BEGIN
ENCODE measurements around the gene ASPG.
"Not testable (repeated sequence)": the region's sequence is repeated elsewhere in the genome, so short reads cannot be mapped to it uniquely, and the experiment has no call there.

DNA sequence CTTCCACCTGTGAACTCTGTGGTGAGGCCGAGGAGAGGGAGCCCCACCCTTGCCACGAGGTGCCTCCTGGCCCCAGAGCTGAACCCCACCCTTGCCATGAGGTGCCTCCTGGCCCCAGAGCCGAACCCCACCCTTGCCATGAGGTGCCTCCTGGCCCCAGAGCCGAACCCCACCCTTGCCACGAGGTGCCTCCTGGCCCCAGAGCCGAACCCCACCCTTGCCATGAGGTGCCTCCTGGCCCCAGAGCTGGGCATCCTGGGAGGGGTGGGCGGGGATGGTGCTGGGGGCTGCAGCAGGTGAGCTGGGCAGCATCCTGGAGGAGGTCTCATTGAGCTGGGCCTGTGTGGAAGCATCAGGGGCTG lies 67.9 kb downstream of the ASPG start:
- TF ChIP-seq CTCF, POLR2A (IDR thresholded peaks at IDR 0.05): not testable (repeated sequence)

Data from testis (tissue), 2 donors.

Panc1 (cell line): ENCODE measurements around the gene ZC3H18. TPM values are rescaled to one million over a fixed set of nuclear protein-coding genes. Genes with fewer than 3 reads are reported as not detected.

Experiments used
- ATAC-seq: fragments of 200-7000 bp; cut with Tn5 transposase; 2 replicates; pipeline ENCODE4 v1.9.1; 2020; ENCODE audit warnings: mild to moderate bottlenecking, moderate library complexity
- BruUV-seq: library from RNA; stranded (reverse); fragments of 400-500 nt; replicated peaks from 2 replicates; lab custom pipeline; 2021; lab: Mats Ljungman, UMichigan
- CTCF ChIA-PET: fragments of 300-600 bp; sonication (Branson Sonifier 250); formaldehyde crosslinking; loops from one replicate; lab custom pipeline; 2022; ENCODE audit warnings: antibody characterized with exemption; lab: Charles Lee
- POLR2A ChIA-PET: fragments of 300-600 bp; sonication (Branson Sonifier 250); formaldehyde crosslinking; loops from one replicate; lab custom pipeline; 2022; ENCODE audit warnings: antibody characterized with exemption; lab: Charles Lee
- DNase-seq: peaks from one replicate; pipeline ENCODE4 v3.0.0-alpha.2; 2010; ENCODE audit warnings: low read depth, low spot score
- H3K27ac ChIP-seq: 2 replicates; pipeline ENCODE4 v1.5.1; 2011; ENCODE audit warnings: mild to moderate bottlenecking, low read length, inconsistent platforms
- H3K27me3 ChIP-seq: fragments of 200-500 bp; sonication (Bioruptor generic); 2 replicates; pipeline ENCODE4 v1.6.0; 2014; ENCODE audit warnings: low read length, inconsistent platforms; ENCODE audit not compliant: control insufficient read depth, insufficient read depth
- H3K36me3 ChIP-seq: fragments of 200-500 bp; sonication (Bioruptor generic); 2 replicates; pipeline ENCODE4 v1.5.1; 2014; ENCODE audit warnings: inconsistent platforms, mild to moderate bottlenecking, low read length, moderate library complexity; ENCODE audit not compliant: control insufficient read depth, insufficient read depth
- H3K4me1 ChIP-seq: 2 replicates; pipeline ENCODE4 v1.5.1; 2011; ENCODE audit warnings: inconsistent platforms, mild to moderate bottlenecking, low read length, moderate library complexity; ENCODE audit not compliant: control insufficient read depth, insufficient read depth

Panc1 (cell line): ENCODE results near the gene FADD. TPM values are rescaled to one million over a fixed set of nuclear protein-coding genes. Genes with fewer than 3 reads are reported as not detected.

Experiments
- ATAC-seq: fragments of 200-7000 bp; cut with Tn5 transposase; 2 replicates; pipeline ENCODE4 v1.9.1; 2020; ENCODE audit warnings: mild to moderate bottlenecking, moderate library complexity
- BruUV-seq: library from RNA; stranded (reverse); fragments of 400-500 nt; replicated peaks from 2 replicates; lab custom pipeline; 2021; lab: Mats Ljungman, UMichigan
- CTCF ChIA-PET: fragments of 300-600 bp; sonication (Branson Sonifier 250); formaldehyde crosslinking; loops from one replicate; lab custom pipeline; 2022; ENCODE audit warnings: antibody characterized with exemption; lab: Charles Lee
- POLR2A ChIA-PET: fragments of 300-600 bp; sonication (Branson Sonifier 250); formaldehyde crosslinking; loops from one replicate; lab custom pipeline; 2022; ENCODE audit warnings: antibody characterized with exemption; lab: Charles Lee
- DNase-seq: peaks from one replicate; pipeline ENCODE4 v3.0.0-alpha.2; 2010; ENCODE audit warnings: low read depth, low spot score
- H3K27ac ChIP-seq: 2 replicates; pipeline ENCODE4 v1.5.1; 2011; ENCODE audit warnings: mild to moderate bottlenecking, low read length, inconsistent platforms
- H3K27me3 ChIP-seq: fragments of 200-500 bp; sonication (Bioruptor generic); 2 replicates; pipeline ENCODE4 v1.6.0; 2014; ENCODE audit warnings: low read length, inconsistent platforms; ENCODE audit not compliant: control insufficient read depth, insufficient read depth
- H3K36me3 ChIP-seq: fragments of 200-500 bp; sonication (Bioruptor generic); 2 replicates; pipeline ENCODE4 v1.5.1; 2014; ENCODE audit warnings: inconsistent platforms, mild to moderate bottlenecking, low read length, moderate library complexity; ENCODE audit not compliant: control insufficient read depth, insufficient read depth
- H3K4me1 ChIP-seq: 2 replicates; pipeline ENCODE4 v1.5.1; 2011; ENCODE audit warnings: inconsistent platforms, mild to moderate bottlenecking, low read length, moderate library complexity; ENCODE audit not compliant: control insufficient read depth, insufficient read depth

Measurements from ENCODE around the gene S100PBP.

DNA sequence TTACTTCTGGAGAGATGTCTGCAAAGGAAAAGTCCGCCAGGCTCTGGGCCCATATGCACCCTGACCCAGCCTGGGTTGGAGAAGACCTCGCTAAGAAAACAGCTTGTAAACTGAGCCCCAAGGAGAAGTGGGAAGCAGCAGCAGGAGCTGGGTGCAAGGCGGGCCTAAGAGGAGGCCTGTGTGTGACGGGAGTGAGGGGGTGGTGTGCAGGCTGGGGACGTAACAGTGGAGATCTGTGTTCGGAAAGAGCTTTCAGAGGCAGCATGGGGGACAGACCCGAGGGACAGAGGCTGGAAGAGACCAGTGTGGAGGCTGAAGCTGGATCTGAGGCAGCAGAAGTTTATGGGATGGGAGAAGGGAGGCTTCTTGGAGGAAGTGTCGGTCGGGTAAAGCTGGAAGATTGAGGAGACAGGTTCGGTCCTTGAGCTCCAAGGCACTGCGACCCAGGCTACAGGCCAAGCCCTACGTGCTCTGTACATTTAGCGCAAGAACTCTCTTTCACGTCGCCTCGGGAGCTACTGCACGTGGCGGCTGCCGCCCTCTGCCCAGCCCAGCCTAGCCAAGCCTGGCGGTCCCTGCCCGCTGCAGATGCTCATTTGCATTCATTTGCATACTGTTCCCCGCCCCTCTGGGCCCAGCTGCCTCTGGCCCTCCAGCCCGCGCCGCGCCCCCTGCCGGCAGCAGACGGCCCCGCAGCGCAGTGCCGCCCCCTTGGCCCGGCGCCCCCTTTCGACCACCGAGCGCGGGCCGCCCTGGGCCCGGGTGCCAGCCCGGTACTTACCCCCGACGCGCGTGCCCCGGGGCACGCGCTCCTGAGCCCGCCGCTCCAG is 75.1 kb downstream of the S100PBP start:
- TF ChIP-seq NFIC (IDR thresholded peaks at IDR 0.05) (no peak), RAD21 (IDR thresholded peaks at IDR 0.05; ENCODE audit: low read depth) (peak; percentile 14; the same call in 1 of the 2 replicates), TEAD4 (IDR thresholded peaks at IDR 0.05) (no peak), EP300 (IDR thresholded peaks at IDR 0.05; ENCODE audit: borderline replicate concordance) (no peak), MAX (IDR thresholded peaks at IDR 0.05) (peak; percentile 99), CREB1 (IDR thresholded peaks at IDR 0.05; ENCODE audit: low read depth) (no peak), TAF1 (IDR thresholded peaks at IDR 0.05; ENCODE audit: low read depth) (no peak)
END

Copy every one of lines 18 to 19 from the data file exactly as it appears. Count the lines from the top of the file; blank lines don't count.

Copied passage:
Experiments
- ATAC-seq: fragments of 200-7000 bp; cut with Tn5 transposase; 2 replicates; pipeline ENCODE4 v1.9.1; 2020; ENCODE audit warnings: mild to moderate bottlenecking, moderate library complexity